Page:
More about Russian nuclear cruiser Admiral Nakhimov

The Admiral Nachimow (until 1992 Kalinin) is a cruiser of the Project 1144.2 in the Russian Navy. The ship was built for the Soviet Navy during the Cold War. After about 10 years in service, it was decommissioned in 1999 and finally slated for a major modernization that is expected to last until 2021.

In 2012, about 15 years after the ship’s decommissioning, Admiral Nakhimov was transferred from the inactive semi-trailer status (i.e. the ship had been preserved) to the repair relationship. A comprehensive modernization of the type Project 1144 to Project 1144M began, which should be completed in 2018.

Russian military experts had already puzzled at the beginning of the measure, where to get the highly qualified personnel to man the ship. The cost of modernization was estimated at up to 1.24 billion euros in 2012.

Read more: Russian Navy ships could be armed with guided artillery missiles

The conversion will be carried out in the Sewmasch shipyard. Among other things, the launch tubes for the P-700 granite guided missiles were removed from the ship’s hull. Instead of these, ten vertical take-off systems for missiles of the 3S14 type are to be installed. In total, up to 80 guided missiles of the typeskal, Oniks and Tsirkon can be carried.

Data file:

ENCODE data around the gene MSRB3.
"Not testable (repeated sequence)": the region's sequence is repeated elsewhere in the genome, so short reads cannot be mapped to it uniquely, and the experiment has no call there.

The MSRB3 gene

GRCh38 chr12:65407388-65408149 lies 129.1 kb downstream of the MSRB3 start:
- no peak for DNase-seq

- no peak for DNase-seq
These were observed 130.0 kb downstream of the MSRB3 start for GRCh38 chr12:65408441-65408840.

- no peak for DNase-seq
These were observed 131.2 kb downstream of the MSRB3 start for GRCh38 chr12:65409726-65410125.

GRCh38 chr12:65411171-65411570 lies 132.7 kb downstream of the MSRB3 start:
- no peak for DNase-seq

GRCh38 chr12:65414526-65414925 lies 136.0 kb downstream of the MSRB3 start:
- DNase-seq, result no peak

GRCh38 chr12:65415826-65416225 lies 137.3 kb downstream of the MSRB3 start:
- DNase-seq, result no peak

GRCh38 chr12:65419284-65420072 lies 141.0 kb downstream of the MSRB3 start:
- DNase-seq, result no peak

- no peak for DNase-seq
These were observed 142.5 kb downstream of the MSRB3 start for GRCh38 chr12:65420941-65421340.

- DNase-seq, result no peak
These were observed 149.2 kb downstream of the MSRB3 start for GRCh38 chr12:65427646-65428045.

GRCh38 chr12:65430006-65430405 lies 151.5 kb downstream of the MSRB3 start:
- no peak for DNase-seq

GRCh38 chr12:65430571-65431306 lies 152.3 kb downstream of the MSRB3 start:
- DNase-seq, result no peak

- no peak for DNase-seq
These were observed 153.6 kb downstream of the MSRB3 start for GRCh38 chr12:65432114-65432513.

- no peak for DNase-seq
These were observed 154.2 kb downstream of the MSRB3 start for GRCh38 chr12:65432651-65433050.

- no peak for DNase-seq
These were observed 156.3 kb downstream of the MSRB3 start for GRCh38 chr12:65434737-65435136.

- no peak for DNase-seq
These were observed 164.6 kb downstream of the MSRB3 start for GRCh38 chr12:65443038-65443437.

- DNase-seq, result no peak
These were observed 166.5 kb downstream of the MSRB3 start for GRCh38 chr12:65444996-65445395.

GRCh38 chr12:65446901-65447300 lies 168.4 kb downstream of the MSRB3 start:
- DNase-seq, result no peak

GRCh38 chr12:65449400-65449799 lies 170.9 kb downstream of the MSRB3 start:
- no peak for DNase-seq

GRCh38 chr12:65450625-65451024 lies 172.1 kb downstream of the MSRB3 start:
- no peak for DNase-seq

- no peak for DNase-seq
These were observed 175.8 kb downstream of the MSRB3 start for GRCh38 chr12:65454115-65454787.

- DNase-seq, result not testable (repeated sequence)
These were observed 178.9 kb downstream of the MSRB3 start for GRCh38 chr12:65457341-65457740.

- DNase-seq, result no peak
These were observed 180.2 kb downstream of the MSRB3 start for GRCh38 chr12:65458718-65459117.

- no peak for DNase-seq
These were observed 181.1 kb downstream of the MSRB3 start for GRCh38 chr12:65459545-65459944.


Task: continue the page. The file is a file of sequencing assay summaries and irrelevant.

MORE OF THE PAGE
Since the deadline for the announced recommissioning in 2018 could not be met due to delays, the renewed commissioning is now (as of 2018) not expected until 2021

***

Follow us everywhere and at any time. BulgarianMilitary.com has responsive design and you can open the page from any computer, mobile devices or web browsers. For more up-to-date news from us, follow our YouTube, Reddit, LinkedIn, Twitter and Facebook pages. Do not miss the chance to subscribe to our newsletter. Subscribe and read our stories in News360App in AppStore or GooglePlay or in FeedlyApp in AppStore or GooglePlay.

Subscribe to Google News.

>>Be a reporter: Write and send your article.<<

BulgarianMilitary.com
Editorial team

This website uses cookies to improve your experience. We'll assume you're ok with this, but you can opt-out if you wish. Accept Read More